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218. Report Prepared in the Bureau of Intelligence and Research1

No. 823


At present, countries consuming three-fourths of the world’s grain follow trade and domestic policies that magnify the impact of a shortfall in worldwide grain supplies and force larger cutbacks on the remaining nations. In the scramble for grains during the 1972–75 food shortage, some nations increased their grain use by 10 to 20 percent over their pre-crisis levels, while others were forced to decrease consumption by as much as 16 percent. This disparity raises questions as to whether there are more equitable ways to adjust to future shortfalls and reduce economic disruptions.

Contrast in Pricing Policies

When domestic grain production falls in the Soviet Union, the PRC, and most of Eastern Europe, domestic consumption is maintained by making available additional imported grain at regular domestic prices. In the EC , grain prices are kept stable even in times of world shortage through frequent changes in the tariff rate applied to grain imports (known as the variable levy). These countries use nearly half of the world’s grain, yet their policies reduce economic incentives for grain conservation.

In the LDCs, where grains constitute the major element in the human diet, most governments try to maintain stable consumer prices through direct procurement and imports. When prices rise, the governments attempt to maintain consumption levels for the poor through some form of special distribution, by absorbing some of the import and marketing costs, and by using food aid when possible. In these ways most LDCs are able to prevent sharp cutbacks in consumption levels, albeit with shifts in foreign exchange expenditures or increased indebtedness.

The burden of adjustment has fallen chiefly on countries which use the remaining fourth of the world’s grain, that is, Canada, Australia, and the United States (the three major exporters), a few other developed countries, and some of the poorest LDCs.

In contrast to Europe and the USSR, the US has permitted internal prices to vary widely. In 1974–75, as a result of sharply increased corn and wheat prices, domestic US grain consumption decreased by 38 mil[Page 687]lion tons with only a 3-million-ton decline in exports (from 31 to 28 million tons). Canada and Australia, despite some protection against high prices for their wheat consumers, also showed a decline in overall grain use in the 1974 to 1976 period.

Prior to 1972, when world grain production capacity greatly exceeded normal demand, unusual demands for imports drew on excess stocks held by residual suppliers, while ample food aid was available to hard-pressed LDCs. However, with world grain supply and demand now more nearly in balance, particularly for feedgrains, a small shortfall leads to competitive scrambling for exportable supplies, sharp increases in prices, and soaring foreign exchange expenditures.

Adjustments During the 1972–75 Food Crisis

The recent crisis was generated by two very small decreases in world food production and somewhat larger decreases in per capita production:

—a 1-percent decrease in output from 1971 to 1972 meant a 3-percent decrease per capita;

—a 7-percent production increase from 1972 to 1973 meant a 5-percent increase per capita;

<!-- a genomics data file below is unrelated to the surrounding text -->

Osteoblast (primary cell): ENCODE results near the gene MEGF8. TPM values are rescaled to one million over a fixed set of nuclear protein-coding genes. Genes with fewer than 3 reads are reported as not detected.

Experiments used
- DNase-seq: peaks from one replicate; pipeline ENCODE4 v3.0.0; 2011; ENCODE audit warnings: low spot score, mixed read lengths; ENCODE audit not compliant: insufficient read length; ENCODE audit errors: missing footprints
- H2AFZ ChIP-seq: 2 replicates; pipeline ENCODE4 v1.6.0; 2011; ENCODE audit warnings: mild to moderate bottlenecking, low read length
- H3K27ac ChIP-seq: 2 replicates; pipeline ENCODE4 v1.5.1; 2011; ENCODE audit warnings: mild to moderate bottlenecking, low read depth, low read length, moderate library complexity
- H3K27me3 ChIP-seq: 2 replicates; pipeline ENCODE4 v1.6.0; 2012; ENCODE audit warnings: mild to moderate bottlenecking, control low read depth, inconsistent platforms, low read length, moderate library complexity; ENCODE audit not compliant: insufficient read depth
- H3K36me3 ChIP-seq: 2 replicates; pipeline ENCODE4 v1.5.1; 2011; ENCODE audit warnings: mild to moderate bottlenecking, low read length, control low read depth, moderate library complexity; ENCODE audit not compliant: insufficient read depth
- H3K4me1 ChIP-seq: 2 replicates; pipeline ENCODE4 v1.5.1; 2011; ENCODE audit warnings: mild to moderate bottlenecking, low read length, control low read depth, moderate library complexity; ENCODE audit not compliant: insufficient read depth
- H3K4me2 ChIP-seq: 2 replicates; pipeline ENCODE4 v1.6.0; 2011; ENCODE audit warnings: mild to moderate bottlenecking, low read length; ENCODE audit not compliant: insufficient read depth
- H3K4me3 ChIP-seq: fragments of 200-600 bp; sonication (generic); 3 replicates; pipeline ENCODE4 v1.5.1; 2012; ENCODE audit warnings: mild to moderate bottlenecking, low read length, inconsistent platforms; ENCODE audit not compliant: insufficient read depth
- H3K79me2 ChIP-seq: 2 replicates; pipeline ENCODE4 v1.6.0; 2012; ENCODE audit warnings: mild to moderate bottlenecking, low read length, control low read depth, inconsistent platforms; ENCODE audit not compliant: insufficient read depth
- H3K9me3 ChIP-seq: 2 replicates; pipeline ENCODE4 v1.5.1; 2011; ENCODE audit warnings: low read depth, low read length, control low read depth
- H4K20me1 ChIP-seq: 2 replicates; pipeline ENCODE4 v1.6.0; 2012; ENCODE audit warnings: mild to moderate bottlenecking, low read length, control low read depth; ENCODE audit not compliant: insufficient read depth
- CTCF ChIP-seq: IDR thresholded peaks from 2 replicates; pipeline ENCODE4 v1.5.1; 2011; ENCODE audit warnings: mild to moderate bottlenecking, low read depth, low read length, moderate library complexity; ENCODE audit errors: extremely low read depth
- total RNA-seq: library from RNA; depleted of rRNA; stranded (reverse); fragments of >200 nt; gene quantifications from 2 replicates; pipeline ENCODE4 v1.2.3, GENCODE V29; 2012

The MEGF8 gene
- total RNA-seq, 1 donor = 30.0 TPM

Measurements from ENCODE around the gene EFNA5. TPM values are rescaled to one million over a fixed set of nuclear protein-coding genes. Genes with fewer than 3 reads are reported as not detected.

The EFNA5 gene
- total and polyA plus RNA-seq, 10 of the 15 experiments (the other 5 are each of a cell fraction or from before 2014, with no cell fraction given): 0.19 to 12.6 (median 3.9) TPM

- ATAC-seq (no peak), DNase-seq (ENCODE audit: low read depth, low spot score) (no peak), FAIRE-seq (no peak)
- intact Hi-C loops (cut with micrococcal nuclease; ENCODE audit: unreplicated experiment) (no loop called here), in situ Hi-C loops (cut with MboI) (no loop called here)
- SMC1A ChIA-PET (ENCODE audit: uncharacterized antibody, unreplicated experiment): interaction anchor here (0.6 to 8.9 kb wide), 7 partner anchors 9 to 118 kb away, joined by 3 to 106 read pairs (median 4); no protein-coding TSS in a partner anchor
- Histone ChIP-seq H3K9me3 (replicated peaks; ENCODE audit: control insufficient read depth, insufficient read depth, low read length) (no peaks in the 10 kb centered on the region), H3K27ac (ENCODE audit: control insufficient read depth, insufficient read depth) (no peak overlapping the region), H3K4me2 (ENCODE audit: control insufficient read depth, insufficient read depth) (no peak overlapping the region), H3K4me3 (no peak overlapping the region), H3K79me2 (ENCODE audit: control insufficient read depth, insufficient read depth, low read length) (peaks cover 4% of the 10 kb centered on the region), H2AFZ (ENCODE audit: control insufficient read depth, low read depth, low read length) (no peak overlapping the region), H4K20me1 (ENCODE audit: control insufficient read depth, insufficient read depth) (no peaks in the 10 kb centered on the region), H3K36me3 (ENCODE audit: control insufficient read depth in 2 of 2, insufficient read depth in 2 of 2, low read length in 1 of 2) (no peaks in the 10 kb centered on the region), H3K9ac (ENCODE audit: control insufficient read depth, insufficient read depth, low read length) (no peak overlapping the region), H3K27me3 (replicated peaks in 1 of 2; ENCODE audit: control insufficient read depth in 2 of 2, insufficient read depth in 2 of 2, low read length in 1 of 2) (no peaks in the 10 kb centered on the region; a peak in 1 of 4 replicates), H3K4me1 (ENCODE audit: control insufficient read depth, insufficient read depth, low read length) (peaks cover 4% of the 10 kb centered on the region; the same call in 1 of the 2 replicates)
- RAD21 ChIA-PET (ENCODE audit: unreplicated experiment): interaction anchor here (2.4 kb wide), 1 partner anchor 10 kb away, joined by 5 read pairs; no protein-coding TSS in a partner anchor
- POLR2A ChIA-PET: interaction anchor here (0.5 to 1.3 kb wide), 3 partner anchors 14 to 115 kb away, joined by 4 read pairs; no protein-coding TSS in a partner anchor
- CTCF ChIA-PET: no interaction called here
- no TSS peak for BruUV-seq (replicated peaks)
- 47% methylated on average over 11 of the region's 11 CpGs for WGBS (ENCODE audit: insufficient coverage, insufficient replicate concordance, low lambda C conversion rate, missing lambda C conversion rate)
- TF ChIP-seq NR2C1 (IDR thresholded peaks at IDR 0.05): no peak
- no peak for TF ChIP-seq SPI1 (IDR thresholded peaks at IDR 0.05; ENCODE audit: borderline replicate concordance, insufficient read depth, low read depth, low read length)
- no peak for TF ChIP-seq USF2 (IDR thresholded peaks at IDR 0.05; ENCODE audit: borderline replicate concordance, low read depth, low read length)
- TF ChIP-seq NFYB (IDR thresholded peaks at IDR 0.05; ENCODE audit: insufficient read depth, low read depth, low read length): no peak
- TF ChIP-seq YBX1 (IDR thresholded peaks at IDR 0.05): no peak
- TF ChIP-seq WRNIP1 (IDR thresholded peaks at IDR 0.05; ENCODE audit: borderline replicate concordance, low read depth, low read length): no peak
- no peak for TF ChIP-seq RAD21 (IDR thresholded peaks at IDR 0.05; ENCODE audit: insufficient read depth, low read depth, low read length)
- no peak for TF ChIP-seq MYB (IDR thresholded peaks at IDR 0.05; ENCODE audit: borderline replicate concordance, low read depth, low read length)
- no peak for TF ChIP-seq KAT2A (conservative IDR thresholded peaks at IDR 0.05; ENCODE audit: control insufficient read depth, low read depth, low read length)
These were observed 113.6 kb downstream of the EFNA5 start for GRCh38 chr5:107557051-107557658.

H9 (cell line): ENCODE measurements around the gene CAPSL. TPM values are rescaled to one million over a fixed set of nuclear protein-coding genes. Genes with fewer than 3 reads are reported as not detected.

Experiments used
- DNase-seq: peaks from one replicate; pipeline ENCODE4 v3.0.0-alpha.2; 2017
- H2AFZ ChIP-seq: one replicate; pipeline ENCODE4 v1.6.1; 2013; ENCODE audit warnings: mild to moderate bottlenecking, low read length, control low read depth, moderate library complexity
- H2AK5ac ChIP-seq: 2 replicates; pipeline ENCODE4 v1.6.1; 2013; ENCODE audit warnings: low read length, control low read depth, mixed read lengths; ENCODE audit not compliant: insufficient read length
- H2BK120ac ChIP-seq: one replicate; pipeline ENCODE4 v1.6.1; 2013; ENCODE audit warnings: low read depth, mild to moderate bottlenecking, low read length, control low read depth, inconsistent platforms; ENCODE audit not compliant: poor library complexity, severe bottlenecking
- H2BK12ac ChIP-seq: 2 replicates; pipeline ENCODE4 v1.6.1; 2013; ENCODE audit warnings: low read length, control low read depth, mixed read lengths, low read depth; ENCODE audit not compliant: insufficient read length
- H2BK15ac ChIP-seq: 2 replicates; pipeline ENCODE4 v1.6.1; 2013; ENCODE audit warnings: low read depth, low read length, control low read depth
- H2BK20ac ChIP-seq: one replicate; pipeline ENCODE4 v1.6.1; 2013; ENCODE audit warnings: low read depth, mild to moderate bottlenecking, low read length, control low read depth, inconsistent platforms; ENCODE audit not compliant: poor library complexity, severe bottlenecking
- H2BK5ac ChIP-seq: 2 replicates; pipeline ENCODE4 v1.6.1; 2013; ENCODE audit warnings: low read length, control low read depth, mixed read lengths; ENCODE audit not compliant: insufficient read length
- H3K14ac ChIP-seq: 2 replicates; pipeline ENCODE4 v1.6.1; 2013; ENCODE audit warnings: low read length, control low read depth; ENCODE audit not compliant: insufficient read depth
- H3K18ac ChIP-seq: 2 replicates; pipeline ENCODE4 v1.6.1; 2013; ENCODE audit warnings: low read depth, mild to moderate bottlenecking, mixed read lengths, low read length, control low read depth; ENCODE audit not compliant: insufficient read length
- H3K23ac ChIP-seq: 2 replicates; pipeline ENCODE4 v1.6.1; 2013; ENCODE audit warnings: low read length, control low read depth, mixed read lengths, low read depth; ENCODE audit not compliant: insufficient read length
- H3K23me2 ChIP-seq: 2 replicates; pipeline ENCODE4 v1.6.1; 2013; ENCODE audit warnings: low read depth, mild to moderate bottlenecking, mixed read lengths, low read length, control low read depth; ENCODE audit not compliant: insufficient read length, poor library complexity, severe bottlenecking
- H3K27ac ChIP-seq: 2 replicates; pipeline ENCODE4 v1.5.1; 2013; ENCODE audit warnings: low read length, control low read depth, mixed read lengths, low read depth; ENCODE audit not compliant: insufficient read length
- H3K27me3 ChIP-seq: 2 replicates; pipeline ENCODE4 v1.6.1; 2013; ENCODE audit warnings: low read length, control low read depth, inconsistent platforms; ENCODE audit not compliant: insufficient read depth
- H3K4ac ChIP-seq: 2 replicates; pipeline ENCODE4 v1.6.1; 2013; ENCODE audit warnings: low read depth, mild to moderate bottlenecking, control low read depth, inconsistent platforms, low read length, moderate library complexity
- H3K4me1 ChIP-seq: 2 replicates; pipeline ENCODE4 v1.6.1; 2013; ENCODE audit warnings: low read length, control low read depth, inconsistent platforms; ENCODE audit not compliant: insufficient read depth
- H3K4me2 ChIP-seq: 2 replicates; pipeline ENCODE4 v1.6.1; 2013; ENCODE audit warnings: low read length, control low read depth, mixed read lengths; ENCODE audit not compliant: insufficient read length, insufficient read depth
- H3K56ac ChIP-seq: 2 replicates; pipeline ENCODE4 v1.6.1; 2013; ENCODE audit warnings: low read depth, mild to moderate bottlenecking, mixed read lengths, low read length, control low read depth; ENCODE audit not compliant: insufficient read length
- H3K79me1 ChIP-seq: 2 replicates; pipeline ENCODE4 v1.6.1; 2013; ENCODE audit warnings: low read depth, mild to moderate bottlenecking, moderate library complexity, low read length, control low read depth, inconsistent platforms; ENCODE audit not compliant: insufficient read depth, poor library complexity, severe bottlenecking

—another 1-percent decrease in output from 1973 to 1974 resulted in a 2-percent drop per capita; and

—a 2-percent increase in world production from 1974 to 1975 caused no change in per capita availabilities.

During the entire period, world production was at least 10 percent higher per capita than in the 1961–65 base period. Even in the LDCs, per capita production was above the base years, although it dropped from 105 percent in 1971 to 101 percent in 1972. Individual countries, of course, varied widely with changes of as much as 30 percent above or below the base period.

Grain consumption figures, although of varying reliability, illustrate the uneven adjustment to changes in world supplies. (See Table 1.)2

The LDCs in the aggregate were able to increase total grain consumption during each of the years after 1972, although not on a per capita basis in 1974–75. Clearly, this was possible only because of a decrease in consumption in the developed nations, with most of the decline occurring in the US. The EC Nine also maintained consumption above the 1969–72 average by 2 to 5 percent, mainly to support a larger livestock production. To feed an even more rapidly expanding live[Page 688]stock industry, Eastern Europe and the USSR increased grain consumption sharply until mid-1975; the severe 1975 drought brought distress slaughter to the USSR and forced a curtailment of consumption, despite more than 25 million tons of grain imports.

Table 23 shows the differences in consumption patterns of 22 major countries and areas. The logistical difficulties in distributing grain to combat the effects of the Sahel drought are evident in the 13-percent reduction in Central and West African consumption and the very small (3 percent) increase in the best year of the period. The remaining LDC regions show increases in grain consumption, in some cases substantial increases, partly as substitutes for other foods in short supply. Also, while obtaining more grain, many of these nations faced such economic problems as equitable internal distribution of food, increasing foreign indebtedness, and reallocation of foreign exchange earnings.